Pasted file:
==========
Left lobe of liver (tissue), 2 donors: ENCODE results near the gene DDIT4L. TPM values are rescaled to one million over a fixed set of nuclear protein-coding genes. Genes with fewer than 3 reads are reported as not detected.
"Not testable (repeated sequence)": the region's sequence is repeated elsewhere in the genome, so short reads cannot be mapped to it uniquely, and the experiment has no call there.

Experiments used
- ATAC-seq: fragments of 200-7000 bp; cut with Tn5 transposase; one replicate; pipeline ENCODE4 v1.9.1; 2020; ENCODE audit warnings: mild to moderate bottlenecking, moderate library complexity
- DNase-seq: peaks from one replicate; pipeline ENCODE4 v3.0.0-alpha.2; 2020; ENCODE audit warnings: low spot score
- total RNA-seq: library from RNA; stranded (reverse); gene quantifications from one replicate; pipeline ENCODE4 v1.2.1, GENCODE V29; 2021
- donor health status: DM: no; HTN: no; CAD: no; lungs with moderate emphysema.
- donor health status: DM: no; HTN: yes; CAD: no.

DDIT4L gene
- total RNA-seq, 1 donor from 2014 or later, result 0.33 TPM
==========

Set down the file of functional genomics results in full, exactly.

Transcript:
Left lobe of liver (tissue), 2 donors: ENCODE results near the gene DDIT4L. TPM values are rescaled to one million over a fixed set of nuclear protein-coding genes. Genes with fewer than 3 reads are reported as not detected.
"Not testable (repeated sequence)": the region's sequence is repeated elsewhere in the genome, so short reads cannot be mapped to it uniquely, and the experiment has no call there.

Experiments used
- ATAC-seq: fragments of 200-7000 bp; cut with Tn5 transposase; one replicate; pipeline ENCODE4 v1.9.1; 2020; ENCODE audit warnings: mild to moderate bottlenecking, moderate library complexity
- DNase-seq: peaks from one replicate; pipeline ENCODE4 v3.0.0-alpha.2; 2020; ENCODE audit warnings: low spot score
- total RNA-seq: library from RNA; stranded (reverse); gene quantifications from one replicate; pipeline ENCODE4 v1.2.1, GENCODE V29; 2021
- donor health status: DM: no; HTN: no; CAD: no; lungs with moderate emphysema.
- donor health status: DM: no; HTN: yes; CAD: no.

DDIT4L gene
- total RNA-seq, 1 donor from 2014 or later, result 0.33 TPM